South Africans on the move

    Khayelitsha’s 300-seater express rail service takes commuters from Khayelitsha station to Cape Town station in under 40 minutes, including three stops along the way. Offering the same luxury and convenient facilities as the other two services, the Khayelitsha express train costs R300 per month, R99 per week and R30 and R25 for single and return daily trips.

    Like the Tshwane express, the Soweto express train seats 530 commuters in comfort. For R310 per month passengers travel to Johannesburg from Naledi station, stopping at Ikhwezi and Dube stations in Soweto on the way.

    Both the Soweto and Tshwane express services will work in tandem with the Gautrain rapid rail link, currently under construction. This service, offering 100 000 daily passenger trips, will cover the distance of 80 km between Pretoria and Johannesburg in 40 minutes and is also intended mainly to ease the congestion on the N1 highway and reduce the number of cars by an expected 20%.

    Minister Jeff Radebe, speaking in the National Assembly in July 2007, put the cost of the Gautrain at R25,5-billion but according to senior ANC member Jeremy Cronin, speaking in the same house on a later occasion, the cost could be as high as R35-billion.

    Developing a better national rail service

    Metrorail, a division of the state-owned South African Rail Commuter Corporation, oversees commuter rail services in South Africa’s urban areas. Metrorail covers 471 stations and 2 228 km of track, and carries an average of 1,7 million passengers per weekday.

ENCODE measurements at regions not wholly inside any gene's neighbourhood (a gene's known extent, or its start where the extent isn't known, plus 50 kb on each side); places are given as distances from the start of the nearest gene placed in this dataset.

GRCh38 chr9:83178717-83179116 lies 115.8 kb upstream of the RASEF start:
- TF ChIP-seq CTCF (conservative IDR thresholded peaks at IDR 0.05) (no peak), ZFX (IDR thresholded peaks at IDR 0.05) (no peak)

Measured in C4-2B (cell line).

South Africa’s national Department of Transport has embarked on several programmes in order to upgrade the country’s public transport and roads systems. The department has allocated R8,5-billion for passenger rail infrastructure; R8,2-billion for public transport infrastructure other than rail; R5,5-billion for infrastructure of the country’s national roads; R9,2-billion for public transport infrastructure for the 2010 Fifa World Cup; and R19,2-billion for upgrading of airports.

    The public rail transport system is one of the department’s main focus areas. The R16-billion National Rail Plan, approved by cabinet in 2006, brings together all the regional rail plans under one umbrella and lays out the specific infrastructural and rolling stock interventions required to implement the department’s rail plan strategy.

    “Our public transport system needs to remain a lasting legacy long after the last goal is scored in the World Cup final,” said Jeff Radebe at the launch of the Soweto express train. “Our plan is to ensure that by 2010 there is a train available every five minutes during peak hours.”